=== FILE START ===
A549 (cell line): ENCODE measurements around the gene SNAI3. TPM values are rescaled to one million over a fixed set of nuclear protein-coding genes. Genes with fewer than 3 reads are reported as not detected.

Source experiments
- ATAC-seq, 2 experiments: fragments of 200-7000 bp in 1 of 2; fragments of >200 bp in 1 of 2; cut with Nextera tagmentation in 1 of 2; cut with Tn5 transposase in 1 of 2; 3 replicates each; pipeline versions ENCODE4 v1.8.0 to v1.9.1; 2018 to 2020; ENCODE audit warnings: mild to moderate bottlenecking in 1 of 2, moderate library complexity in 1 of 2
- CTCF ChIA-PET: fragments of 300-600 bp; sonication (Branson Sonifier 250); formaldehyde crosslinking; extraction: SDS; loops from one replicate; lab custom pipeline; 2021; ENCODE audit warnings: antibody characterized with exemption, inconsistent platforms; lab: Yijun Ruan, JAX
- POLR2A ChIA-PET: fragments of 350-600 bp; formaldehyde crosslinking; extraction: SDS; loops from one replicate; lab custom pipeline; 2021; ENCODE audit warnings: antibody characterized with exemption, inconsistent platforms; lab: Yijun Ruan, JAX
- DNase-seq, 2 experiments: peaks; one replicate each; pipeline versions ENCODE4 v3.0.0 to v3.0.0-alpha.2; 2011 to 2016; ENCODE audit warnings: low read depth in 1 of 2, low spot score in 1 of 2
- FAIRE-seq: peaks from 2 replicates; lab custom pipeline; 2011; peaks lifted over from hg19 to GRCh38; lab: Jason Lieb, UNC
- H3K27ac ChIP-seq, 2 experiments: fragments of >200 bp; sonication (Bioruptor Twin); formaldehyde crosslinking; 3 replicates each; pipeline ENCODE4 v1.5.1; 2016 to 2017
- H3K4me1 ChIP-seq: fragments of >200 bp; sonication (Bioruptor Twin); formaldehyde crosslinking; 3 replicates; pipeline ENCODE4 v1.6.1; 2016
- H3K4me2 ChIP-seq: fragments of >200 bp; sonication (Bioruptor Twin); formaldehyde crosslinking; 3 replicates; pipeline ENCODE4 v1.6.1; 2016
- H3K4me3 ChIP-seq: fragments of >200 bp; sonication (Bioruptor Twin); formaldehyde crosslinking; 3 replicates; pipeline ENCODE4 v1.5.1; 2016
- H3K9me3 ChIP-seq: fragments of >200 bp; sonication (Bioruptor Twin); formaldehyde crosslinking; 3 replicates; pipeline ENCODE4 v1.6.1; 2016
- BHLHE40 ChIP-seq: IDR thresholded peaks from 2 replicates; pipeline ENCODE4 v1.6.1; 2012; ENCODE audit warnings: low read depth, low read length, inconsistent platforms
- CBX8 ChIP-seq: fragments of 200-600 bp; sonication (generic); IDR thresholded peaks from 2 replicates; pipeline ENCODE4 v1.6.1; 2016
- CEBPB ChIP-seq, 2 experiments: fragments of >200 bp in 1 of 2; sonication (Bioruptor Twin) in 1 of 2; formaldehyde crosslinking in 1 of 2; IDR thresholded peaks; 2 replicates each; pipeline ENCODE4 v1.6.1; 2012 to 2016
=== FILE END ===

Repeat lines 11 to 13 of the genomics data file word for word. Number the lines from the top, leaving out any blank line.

- H3K4me3 ChIP-seq: fragments of >200 bp; sonication (Bioruptor Twin); formaldehyde crosslinking; 3 replicates; pipeline ENCODE4 v1.5.1; 2016
- H3K9me3 ChIP-seq: fragments of >200 bp; sonication (Bioruptor Twin); formaldehyde crosslinking; 3 replicates; pipeline ENCODE4 v1.6.1; 2016
- BHLHE40 ChIP-seq: IDR thresholded peaks from 2 replicates; pipeline ENCODE4 v1.6.1; 2012; ENCODE audit warnings: low read depth, low read length, inconsistent platforms